3. I give a second-lesson no-C1 grace period for forgetting passwords in Year 7 but remind them it will be a C1 next time.

I show this on the board to help with password choices, what would you choose from this list?



Whether it’s a pen, PE kit or password, if it’s an important piece of equipment, the pupils should get into the habit of coming to school with it. As shown above, once I have taught the necessary skills of choosing and remembering a password, sanctions are a vital extrinsic motivator to ensure they use those skills. Today it’s a pen or a password, tomorrow it will be (as I said on Twitter here) steel-toecapped boots, a security badge or, well, a password. We’re in the business of inculcating skills for life, so let’s get on with it.


HTTCS on tour – major update!

“You should do a book tour” said Allen Tsui on #caschat last night. I replied that I am doing a virtual tour! Scroll down for the evidence…


I recorded a series of YouTube videos with Craig ‘n’ Dave over the summer, the first of which is here. I then recorded the Learning Dust podcast with Andy Colley and Dave Leonard which is now live here.

“Unscripted” with Craig’n’Dave.

And my “CAS Inspire” podcast with Beverly Clark is now live here, alternative links here.

Also I have been busy with Edtech demonstrator work, delivering free training to schools via the United Learning Edtech Programme. If you need any help with Edtech: I can help as an official Edtech demonstrator, or with Computing: I can help as a CAS Master Teacher. Just reach out on Twitter @MrAHarrisonCS.


On not using mnemonics, and don’t get me started on crocodiles.

I’ve just seen another example of a mnemonic for remembering domain knowledge that reveals a potential lack of understanding of the subject matter, or a shortcoming in teacher pedagogy…

“To remember which binary shift does what, use this mnemonic: Lemon Meringue is Really Delicious – Left Multiply, Right Divide” (I have changed the mnemonic to protect the original poster).

I worry about any class learning this mnemonic as it suggests they are not being taught what binary shifts do, or why shifting multiplies or divides, and how this behaviour is exactly the same in any number base.

I teach binary by starting with place value and explaining how the places each have a value based on their position, which goes up by 2 each time as we move left, because we are in base 2, and show how this is exactly the same as in denary just with a different multiplier (10). When doing shifts I then do lots of worked examples in both denary and binary, and convert each binary result back to denary to illustrate the multiplying by 2 and dividing by 2 that is happening.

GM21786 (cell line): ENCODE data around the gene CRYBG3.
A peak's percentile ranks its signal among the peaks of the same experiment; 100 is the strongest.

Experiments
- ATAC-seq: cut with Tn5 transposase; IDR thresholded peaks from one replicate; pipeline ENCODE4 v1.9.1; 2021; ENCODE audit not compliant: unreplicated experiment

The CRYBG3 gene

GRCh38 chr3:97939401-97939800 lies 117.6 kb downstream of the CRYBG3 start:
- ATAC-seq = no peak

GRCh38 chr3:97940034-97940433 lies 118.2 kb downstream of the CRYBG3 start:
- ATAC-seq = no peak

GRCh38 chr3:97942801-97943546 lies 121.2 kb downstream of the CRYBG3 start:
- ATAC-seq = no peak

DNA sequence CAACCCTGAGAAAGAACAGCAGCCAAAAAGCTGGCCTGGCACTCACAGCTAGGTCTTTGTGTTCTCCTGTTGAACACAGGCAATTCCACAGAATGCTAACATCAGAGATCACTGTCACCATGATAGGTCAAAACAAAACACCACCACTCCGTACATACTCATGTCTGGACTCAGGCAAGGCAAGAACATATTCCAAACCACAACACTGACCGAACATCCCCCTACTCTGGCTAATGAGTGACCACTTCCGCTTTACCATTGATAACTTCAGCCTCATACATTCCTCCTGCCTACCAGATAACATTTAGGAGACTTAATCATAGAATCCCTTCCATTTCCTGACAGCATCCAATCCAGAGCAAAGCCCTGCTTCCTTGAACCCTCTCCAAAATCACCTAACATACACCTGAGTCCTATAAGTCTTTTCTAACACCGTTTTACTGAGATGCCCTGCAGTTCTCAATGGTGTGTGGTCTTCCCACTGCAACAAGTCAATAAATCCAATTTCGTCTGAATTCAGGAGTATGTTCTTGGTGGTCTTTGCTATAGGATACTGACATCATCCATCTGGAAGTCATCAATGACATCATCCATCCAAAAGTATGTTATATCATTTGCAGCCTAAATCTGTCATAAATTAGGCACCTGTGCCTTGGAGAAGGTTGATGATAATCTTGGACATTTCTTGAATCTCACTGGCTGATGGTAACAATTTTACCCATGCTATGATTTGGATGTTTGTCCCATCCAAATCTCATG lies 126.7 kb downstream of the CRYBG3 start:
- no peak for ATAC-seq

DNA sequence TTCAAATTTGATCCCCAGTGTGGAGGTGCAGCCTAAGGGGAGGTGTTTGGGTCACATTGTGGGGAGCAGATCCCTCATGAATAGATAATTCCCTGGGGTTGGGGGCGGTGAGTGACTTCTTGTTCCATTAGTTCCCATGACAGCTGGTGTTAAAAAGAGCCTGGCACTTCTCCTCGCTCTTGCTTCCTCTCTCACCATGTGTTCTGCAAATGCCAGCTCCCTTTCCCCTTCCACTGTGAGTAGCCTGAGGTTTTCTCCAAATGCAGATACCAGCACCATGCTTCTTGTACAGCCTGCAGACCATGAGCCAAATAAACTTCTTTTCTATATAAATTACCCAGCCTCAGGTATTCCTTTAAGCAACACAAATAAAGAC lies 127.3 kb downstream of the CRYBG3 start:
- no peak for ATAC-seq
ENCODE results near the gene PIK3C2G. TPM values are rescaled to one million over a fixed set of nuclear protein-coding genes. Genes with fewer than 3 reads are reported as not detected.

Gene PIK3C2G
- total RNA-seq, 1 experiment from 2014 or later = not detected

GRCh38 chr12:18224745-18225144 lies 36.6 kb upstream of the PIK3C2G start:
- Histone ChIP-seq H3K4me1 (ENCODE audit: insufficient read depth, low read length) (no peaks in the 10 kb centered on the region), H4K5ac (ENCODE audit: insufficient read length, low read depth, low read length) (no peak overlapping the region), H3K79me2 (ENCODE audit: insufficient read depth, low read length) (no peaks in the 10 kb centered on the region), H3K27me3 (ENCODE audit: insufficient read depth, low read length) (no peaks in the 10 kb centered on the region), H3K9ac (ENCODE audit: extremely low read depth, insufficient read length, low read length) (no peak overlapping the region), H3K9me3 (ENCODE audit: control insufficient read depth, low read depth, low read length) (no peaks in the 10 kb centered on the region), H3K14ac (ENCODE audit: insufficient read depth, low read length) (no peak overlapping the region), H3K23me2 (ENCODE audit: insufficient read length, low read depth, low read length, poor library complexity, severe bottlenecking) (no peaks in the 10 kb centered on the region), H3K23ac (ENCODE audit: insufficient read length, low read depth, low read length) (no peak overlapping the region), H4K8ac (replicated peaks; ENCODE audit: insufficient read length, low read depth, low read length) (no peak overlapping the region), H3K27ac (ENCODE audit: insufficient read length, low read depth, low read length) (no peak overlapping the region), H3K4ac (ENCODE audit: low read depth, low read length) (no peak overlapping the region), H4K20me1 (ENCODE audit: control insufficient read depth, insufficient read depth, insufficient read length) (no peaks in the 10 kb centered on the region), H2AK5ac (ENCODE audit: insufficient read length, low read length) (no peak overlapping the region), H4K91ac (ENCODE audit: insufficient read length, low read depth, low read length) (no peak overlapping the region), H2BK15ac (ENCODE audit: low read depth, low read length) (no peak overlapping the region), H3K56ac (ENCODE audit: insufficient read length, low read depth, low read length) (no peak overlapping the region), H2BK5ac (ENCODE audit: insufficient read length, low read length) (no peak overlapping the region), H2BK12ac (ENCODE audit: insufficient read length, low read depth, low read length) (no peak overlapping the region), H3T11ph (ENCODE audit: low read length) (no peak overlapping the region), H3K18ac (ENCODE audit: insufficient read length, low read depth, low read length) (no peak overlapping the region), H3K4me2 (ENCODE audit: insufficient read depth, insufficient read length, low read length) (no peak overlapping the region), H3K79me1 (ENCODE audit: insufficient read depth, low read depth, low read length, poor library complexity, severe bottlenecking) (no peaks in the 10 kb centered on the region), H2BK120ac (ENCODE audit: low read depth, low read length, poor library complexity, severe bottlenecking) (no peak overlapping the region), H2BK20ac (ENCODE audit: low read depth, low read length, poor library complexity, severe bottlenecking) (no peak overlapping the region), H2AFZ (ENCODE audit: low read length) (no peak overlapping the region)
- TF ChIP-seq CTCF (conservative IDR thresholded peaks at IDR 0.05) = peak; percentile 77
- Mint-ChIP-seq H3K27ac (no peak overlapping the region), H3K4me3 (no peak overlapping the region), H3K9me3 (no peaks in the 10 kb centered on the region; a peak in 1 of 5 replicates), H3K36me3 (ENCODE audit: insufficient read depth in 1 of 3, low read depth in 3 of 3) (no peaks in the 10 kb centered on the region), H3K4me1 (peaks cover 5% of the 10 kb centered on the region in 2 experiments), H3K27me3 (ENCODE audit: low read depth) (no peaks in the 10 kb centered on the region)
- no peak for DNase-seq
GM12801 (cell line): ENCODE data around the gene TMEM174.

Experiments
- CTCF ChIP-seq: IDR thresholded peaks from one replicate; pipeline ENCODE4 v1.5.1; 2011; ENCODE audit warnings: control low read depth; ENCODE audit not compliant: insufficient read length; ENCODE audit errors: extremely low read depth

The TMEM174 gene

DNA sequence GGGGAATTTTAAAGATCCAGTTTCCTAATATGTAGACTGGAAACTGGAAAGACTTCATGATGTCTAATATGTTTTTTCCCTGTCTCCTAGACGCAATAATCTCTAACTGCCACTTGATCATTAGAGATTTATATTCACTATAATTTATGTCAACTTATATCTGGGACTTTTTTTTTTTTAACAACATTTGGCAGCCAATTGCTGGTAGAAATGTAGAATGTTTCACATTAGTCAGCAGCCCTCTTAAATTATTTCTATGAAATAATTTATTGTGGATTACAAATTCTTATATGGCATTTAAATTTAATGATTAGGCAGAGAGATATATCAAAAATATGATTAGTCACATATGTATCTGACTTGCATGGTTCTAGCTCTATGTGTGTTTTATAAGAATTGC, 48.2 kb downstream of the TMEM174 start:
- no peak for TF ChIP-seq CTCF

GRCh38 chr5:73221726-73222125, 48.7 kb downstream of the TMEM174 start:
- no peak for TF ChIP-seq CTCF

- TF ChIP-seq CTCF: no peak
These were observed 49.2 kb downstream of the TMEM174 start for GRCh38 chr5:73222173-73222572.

In this way, the binary number system becomes demystified – it’s just the same as base 10 just with different place values and a reduced symbol set (0 and 1). So they totally get that moving digits right (to the less significant places, the smaller column headings) makes a number smaller, and they understand that moving digits left (towards the more significant places, the larger column headings) makes it bigger.

Using a mnemonic suggests that the core concept of place value has not been taught or learned.

I feel the same about teaching greater than / less than by using “the crocodile eats the other number“, and about mnemonics like “rOm is nOn-volatile”. The < and > symbols are representations of growing and shrinking, the symbol is larger on one side than the other. Why add complexity with some notional crocodile? And ROM means “read-only memory” so it cannot be written to, so if it was volatile (lost its contents on power down) then it would be a pretty useless wafer of silicon as it would remain empty forever more. If they understand what ROM really is, and what volatile means* they cannot get this one wrong.